EVEN BETTER THAN THE REAL THING

I would have been just short of my 8th birthday when South-African musician John Kongos took He’s Gonna Step On You Again into the UK charts in May 1971. I can honestly say that I have no recollection of the record whatsoever and therefore had no idea, until reading about it at the time back in 1991, that Happy Mondays latest single Step On  was a cover.

The two songs are really quite dissimilar and I don’t think may would argue that the Happy Mondays greatly improved on the original. I think the big difference is that the original really does sound of its time while the cover has become genuinely timeless – it does help of course that the production advances over the two decades between them meant that loveable Mancunians could do so much more with the tune but it still doesn’t detract from the fact that they derived a classic.

And yet, the original outperformed the cover – John Kongos got as high as #4 while Happy Mondays stalled at #5 – and it’s likely in pure sales terms that the original did better. What I didn’t know until doing a wee bit of research for this piece is He’s Gonna Step On You Again, according to wiki, is cited in the Guinness Book of Records as being the first song to have used a sample which just goes to show how long that’s been around contrary to popular belief. Having said that, a much later CD reissue of the parent album states it wasn’t a sample but a tape loop of African drumming and so debunked the alleged first.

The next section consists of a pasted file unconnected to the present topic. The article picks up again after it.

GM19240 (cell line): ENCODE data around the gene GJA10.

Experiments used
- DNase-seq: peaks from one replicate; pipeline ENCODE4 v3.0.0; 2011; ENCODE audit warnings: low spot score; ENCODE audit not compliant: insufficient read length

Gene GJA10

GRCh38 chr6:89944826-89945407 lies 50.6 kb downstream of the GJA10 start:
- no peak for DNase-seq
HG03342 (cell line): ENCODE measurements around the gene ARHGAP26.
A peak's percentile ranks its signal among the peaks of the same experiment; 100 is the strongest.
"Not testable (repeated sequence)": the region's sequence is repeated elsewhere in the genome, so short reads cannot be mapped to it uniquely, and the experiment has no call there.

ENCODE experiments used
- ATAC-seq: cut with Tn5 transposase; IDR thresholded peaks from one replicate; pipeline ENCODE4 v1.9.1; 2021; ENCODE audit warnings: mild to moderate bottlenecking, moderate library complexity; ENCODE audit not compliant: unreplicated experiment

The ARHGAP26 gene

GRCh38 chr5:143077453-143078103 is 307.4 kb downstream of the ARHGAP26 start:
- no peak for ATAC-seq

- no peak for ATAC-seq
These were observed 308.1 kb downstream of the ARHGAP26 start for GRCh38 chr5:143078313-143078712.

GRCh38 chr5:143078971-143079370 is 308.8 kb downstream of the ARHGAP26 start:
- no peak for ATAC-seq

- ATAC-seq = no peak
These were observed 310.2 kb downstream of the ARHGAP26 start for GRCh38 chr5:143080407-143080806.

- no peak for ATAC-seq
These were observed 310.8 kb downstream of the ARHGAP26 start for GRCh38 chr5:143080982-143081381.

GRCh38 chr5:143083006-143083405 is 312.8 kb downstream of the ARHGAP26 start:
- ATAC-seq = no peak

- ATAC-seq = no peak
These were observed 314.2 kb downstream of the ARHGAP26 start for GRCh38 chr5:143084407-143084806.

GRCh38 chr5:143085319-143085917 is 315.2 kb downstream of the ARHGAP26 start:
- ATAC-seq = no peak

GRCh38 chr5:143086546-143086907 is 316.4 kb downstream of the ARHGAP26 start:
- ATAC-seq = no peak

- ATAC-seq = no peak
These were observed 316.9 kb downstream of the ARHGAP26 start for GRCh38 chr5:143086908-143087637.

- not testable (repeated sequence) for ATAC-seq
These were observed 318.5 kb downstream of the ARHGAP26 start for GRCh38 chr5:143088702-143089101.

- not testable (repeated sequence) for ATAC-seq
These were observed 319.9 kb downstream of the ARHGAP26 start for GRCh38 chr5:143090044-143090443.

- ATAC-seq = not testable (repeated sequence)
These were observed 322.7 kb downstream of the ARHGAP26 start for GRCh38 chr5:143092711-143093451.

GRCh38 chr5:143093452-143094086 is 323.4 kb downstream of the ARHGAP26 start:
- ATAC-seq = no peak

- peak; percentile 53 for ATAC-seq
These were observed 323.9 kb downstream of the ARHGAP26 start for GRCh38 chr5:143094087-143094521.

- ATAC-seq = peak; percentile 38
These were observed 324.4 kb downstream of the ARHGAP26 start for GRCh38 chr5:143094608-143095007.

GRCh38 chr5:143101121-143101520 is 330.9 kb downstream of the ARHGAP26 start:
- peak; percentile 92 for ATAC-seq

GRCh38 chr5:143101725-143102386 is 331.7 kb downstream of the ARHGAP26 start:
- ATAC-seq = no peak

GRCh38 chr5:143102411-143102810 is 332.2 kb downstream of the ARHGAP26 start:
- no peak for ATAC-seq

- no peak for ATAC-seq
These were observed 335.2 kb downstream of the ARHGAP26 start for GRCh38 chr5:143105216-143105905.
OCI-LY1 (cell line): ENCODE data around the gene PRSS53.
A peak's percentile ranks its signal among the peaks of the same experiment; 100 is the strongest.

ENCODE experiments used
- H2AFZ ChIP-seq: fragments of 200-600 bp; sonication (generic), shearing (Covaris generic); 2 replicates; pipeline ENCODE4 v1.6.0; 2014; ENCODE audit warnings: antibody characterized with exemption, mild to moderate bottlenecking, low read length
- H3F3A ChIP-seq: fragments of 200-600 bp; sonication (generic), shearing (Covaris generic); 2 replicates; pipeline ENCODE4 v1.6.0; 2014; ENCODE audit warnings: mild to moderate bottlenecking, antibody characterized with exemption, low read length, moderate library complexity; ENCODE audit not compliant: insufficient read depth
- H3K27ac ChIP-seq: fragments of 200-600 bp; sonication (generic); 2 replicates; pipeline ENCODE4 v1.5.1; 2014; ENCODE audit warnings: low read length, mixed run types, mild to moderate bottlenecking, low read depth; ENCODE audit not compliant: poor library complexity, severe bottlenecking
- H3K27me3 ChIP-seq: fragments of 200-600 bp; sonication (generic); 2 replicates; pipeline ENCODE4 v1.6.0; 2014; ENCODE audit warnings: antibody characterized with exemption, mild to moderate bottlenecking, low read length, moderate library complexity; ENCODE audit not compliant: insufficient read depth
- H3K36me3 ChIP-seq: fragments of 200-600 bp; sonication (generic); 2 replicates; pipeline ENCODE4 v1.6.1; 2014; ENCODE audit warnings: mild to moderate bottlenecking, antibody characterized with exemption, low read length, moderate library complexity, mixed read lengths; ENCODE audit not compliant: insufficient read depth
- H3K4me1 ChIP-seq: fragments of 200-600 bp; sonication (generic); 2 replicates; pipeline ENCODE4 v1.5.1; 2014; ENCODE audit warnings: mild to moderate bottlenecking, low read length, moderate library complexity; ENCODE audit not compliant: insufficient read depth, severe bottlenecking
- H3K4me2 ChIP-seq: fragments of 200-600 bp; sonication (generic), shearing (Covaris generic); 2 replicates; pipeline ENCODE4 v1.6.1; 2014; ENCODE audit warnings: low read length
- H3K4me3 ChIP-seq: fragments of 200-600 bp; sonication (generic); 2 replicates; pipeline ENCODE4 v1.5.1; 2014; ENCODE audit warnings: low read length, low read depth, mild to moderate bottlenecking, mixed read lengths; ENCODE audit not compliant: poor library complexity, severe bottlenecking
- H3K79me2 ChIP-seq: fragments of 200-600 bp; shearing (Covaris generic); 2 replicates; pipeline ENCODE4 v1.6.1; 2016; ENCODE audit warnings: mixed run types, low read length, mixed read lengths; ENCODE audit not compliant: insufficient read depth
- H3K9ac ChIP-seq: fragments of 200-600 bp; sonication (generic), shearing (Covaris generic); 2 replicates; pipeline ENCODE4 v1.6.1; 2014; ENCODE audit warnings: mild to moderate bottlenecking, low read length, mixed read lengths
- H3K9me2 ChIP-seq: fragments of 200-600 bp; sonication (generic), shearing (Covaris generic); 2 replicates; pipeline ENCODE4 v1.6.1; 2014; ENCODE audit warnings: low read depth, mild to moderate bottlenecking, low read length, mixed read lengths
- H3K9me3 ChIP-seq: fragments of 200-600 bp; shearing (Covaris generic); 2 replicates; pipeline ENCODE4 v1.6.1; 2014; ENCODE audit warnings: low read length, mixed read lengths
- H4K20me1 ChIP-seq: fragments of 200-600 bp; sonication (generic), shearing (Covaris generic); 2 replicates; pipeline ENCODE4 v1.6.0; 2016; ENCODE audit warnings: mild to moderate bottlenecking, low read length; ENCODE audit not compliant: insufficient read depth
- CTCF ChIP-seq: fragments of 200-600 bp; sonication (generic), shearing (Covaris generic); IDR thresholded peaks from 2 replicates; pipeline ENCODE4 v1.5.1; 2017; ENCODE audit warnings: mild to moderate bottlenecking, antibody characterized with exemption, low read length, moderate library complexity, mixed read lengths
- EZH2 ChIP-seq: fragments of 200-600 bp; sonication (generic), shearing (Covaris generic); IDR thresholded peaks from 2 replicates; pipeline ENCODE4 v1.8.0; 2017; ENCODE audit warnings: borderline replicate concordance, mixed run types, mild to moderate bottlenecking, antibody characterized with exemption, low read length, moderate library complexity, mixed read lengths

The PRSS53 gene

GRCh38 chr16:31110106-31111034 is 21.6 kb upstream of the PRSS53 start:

Also worth mentioning that the Happy Mondays version actually sampled three guitar notes from the original as can be heard easily when you listen to both versions:-

mp3 : John Kongos – He’s Gonna Step On You Again
mp3 : Happy Mondays – Step On

Enjoy.

3 thoughts on “EVEN BETTER THAN THE REAL THING

  1. Funny that the Kongo name is back. The popular band “The Kongos” who have the hit single “Come With Me Now” are comprised of the four sons of recording artist John Kongos. From Wikipedia: “They are of Greek, American and Mexican origin and have attended the Greek Saheti[ school in Gauteng, South Africa.”

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